15. 15.
    Thorpe, S., Gautrais, J.: Rank order coding. Comput. Neuroscience: Trends in Research 13, 113–119 (1998)CrossRefGoogle Scholar
  16. 16.
    Maass, W., Natschlaeger, T., Markram, H.: Real-time computing without stable states: A new framework for neural computation based on perturbations. Neural Computation 14(11), 2531–2560 (2002)CrossRefzbMATHGoogle Scholar
  17. 17.
    Izhikevich, E.: Polychronization: Computation with Spikes. Neural Computation 18, 245–282 (2006)MathSciNetCrossRefzbMATHGoogle Scholar
  18. 18.
    Belatreche, A., Maguire, L.P., McGinnity, M.: Advances in Design and Application of Spiking Neural Networks. Soft Comput. 11(3), 239–248 (2006)MathSciNetCrossRefGoogle Scholar
  19. 19.
    Gerstner, W.: What’s different with spiking neurons? In: Mastebroek, H., Vos, H. (eds.) Plausible Neural Networks for Biological Modelling, pp. 23–48. Kluwer Academic Publishers (2001)Google Scholar
  20. 20.
    Lichtsteiner, P., Posch, C., Delbruck, T.: A 128x128 120dB 30mW Asynchronous Vision Sensor that Responds to Relative Intensity Changes. ISSCC Digest of Technical Papers, pp. 508–509 (2006)Google Scholar
  21. 21.
    Liu, S.C., Delbruck, T.: Neuromorphic sensory systems. Curr. Opinion in Neurobiology 20(3), 288–295 (2010)CrossRefGoogle Scholar
  22. 22.
    Benuskova, L., Kasabov, N.: Computational neuro-genetic modelling. Springer, New York (2007)CrossRefGoogle Scholar
  23. 23.
    Kasabov, N.: To spike or not to spike: A probabilistic spiking neuron model. Neur. Netw. 23(1), 16–19 (2010)CrossRefGoogle Scholar
  24. 24.
    Furber, S.: To Build a Brain. IEEE Spectrum 49(8), 39–41 (2012)CrossRefGoogle Scholar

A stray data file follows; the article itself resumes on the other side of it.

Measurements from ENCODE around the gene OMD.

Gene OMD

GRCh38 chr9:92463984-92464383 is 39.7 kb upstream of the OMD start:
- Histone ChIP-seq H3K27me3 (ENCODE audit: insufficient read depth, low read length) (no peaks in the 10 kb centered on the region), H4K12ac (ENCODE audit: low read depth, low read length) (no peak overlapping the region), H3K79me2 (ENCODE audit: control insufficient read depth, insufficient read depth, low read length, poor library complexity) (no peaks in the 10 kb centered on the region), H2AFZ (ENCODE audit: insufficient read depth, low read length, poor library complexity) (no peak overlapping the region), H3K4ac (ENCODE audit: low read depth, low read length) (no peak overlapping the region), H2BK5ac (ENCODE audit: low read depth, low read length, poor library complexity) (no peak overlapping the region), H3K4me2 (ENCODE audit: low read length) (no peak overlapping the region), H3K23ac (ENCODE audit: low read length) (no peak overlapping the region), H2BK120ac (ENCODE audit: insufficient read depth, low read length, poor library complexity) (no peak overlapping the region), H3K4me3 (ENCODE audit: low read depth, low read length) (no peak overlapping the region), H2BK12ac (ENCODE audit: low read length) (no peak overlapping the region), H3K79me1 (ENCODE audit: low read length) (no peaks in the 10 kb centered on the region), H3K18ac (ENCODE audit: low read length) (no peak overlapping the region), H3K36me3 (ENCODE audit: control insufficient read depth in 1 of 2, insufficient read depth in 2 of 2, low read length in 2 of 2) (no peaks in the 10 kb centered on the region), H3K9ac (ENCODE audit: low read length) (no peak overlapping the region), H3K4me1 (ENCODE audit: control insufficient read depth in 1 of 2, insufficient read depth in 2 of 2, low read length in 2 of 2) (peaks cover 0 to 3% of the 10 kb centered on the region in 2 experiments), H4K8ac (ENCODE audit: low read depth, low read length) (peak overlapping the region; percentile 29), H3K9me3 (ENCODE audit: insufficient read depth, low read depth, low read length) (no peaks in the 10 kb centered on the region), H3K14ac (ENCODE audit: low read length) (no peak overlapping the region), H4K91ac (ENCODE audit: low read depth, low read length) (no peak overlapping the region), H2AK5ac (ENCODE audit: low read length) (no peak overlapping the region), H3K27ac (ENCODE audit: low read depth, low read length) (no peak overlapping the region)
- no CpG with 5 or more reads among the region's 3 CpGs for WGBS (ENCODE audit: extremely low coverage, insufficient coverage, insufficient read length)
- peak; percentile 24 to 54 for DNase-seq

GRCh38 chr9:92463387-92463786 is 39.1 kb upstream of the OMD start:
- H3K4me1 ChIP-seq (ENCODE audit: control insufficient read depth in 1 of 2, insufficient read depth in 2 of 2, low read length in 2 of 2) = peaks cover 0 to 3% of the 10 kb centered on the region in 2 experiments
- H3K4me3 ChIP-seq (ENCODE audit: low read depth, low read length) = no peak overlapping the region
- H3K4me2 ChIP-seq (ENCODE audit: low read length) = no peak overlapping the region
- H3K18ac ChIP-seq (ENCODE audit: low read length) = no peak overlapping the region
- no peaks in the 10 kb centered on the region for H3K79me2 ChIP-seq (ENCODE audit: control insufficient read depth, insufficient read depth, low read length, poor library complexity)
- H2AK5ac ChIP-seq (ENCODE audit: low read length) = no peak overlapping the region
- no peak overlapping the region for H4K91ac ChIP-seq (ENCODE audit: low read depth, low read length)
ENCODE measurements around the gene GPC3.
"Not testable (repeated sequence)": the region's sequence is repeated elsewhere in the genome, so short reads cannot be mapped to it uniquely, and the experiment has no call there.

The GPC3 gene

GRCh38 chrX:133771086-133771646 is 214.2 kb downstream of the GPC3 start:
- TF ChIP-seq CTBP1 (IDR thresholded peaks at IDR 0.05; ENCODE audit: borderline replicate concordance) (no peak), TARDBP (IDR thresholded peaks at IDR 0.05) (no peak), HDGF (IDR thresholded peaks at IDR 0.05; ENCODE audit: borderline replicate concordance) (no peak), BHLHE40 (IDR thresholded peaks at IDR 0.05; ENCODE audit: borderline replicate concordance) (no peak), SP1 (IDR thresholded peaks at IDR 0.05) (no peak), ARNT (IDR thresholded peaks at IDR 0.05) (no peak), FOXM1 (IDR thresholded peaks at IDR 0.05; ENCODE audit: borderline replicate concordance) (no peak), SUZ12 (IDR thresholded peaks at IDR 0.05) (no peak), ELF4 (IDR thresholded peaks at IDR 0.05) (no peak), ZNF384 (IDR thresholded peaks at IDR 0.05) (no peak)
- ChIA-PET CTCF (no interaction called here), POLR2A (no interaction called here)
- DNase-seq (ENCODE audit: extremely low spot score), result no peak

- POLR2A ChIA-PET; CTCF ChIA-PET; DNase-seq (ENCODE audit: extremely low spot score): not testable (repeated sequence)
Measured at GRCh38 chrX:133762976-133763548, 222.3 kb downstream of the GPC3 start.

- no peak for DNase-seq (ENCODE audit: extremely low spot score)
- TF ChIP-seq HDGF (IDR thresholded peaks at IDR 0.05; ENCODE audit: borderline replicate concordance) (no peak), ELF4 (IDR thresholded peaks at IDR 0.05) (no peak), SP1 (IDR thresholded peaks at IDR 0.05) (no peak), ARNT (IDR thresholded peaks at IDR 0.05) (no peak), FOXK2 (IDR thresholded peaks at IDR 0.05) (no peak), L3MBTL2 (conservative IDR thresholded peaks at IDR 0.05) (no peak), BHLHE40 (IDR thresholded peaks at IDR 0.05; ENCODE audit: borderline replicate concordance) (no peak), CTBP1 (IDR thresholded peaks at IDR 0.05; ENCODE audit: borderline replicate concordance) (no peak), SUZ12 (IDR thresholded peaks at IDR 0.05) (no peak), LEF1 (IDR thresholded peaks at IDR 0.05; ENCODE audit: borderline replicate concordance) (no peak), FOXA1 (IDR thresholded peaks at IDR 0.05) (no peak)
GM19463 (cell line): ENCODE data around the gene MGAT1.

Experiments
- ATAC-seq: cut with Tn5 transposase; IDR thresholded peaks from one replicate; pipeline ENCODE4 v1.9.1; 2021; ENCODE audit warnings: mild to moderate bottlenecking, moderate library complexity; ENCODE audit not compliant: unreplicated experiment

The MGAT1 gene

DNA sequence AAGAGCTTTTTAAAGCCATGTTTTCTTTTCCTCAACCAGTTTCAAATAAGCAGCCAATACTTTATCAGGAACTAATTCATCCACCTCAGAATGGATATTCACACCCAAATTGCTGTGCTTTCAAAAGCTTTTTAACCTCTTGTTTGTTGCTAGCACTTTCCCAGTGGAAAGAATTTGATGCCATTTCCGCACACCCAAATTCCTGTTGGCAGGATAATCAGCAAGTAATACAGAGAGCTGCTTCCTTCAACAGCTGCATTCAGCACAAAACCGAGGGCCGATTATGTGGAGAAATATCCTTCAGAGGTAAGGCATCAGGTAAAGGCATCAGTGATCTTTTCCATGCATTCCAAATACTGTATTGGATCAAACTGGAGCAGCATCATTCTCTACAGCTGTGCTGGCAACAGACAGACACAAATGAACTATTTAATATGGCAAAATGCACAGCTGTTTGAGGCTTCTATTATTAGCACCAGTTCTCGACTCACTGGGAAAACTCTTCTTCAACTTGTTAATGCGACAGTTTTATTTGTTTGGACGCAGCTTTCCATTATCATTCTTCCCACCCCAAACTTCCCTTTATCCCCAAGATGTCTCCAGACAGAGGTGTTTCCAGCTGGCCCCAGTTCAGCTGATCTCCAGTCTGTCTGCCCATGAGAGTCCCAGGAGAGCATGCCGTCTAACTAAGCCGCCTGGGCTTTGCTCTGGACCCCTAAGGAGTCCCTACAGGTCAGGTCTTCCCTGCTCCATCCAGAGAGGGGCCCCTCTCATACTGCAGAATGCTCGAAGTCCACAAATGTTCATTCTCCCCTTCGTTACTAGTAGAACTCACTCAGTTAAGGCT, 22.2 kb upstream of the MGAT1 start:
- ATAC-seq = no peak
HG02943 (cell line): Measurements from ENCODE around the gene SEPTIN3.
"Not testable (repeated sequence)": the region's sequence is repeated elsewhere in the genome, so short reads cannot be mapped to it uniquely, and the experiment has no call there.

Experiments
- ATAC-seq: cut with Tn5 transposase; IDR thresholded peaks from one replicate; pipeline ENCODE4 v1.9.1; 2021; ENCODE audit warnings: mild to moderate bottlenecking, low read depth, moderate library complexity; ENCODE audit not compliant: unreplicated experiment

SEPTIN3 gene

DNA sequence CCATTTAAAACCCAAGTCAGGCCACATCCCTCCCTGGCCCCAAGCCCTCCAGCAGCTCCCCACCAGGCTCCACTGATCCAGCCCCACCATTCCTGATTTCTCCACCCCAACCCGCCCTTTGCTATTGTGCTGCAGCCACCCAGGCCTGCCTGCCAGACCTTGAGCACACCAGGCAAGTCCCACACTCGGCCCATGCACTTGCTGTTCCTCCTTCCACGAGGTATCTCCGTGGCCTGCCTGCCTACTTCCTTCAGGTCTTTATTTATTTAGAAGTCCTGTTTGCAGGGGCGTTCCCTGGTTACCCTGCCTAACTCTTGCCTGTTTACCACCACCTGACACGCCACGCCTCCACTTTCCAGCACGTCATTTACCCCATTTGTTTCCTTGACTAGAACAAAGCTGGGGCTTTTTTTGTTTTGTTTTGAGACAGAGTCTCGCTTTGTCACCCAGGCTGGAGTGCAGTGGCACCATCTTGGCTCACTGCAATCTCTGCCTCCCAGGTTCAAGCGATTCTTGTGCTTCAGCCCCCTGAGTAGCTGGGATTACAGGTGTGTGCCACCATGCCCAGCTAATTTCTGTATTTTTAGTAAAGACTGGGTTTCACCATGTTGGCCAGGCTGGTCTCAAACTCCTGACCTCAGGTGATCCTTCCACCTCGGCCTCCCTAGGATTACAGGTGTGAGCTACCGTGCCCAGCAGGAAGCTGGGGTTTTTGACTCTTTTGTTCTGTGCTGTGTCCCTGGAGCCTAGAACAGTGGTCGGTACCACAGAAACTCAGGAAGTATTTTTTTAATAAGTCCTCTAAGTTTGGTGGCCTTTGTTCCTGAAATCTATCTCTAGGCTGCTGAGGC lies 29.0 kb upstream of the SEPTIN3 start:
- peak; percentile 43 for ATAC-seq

25. 25.
    Indiveri, G., Horiuchi, T.K.: Frontiers in neuromorphic engineering. Frontiers in Neuroscience 5, 1–2 (2011)Google Scholar
  26. 26.
    Kasabov, N., Dhoble, K., Nuntalid, N., Indiveri, G.: Dynamic Evolving Spiking Neural Networks for On-line Spatio- and Spectro-Temporal Pattern Recognition. Neural Networks 41, 188–201 (2013)CrossRefGoogle Scholar
  27. 27.
    Mohemmed, A., Schliebs, S., Matsuda, S., Kasabov, N.: SPAN: Spike Pattern Association Neuron for Learning Spatio-Temporal Sequences. Int. J. of Neural Systems 22(4), 1–16 (2012)Google Scholar
  28. 28.
    Kasabov, N.: NeuCube EvoSpike Architecture for Spatio-Temporal Modelling and Pattern Recognition of Brain Signals. In: Mana, N., Schwenker, F., Trentin, E. (eds.) ANNPR 2012. LNCS (LNAI), vol. 7477, pp. 225–243. Springer, Heidelberg (2012)CrossRefGoogle Scholar
  29. 29.
    Kasabov, N.: Evolving connectionist systems: The knowledge engineering approach. Springer (2007)Google Scholar
  30. 30.
    Koessler, L., Maillard, L., Benhadid, A., et al.: Automated cortical projection of EEG sensors: Anatomical correlation via the international 10–10 system. NeuroImage 46, 64–72 (2006)CrossRefGoogle Scholar
  31. 31.
    Kasabov, N.: Evolving Spiking Neural Networks and Neurogenetic Systems for Spatio- and Spectro-Temporal Data Modelling and Pattern Recognition. In: Liu, J., Alippi, C., Bouchon-Meunier, B., Greenwood, G.W., Abbass, H.A. (eds.) WCCI 2012. LNCS, vol. 7311, pp. 234–260. Springer, Heidelberg (2012)CrossRefGoogle Scholar

Copyright information

© Springer-Verlag Berlin Heidelberg 2013

Authors and Affiliations

  • Nikola Kasabov
    • 1
  • Jin Hu
    • 2
  • Yixiong Chen
    • 2
  • Nathan Scott
    • 1
  • Yulia Turkova
    • 1
  1. 1.Knowledge Engineering and Discovery Research InstituteAuckland University of TechnologyNew Zealand
  2. 2.State Key Laboratory of Management and Control for Complex Systems, Institute of AutomationChinese Academy of SciencesBeijingChina

Personalised recommendations